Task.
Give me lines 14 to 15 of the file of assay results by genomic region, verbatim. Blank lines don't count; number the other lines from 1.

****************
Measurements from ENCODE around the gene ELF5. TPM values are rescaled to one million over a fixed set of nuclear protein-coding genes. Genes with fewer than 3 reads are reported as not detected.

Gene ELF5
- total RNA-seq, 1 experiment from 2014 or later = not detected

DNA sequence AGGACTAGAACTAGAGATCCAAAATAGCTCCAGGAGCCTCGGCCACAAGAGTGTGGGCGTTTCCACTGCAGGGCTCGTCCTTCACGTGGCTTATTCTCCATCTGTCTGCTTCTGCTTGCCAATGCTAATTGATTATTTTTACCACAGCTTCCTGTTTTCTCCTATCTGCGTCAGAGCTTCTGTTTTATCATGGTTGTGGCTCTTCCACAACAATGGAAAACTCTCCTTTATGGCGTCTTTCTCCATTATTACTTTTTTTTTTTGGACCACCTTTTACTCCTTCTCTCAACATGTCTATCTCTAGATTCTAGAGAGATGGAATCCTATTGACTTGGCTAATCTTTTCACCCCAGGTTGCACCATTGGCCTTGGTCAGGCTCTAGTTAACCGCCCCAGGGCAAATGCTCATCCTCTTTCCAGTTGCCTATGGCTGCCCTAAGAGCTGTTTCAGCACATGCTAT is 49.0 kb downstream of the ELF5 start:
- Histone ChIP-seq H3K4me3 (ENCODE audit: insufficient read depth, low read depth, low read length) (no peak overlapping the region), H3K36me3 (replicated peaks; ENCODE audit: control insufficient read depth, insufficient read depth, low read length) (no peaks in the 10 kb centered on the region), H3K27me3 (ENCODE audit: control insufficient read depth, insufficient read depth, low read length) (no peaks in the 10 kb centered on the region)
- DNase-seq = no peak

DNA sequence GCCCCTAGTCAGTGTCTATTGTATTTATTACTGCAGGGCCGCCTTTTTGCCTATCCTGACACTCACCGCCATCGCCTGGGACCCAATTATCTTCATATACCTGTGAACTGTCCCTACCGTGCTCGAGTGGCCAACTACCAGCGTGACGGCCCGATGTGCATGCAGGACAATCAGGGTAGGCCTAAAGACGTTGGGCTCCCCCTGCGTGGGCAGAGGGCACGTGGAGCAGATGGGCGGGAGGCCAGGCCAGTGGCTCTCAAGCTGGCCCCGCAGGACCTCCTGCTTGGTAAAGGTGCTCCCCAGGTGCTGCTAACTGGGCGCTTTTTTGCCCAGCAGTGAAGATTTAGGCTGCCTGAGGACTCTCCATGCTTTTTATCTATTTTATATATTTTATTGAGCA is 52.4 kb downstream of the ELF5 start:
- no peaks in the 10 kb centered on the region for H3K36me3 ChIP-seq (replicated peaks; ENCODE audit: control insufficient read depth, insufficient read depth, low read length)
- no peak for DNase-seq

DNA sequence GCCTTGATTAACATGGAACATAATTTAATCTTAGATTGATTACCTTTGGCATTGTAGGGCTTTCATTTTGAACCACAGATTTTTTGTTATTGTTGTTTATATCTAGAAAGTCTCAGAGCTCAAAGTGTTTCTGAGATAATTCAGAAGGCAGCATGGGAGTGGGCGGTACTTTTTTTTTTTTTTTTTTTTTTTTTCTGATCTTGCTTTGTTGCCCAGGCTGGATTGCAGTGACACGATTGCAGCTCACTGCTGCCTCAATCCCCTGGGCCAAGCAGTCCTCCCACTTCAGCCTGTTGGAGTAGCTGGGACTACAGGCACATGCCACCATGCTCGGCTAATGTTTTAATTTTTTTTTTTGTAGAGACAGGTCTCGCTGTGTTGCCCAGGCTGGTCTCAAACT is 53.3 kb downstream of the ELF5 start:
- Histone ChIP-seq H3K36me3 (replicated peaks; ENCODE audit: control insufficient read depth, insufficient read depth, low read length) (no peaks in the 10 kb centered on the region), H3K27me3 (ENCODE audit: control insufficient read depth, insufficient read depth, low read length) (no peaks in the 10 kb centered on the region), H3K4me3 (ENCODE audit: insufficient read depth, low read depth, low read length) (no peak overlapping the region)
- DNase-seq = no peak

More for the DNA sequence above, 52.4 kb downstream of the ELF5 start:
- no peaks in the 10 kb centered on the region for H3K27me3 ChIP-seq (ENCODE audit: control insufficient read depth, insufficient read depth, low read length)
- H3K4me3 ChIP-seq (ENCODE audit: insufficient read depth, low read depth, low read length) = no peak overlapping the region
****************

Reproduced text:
- no peaks in the 10 kb centered on the region for H3K27me3 ChIP-seq (ENCODE audit: control insufficient read depth, insufficient read depth, low read length)
- H3K4me3 ChIP-seq (ENCODE audit: insufficient read depth, low read depth, low read length) = no peak overlapping the region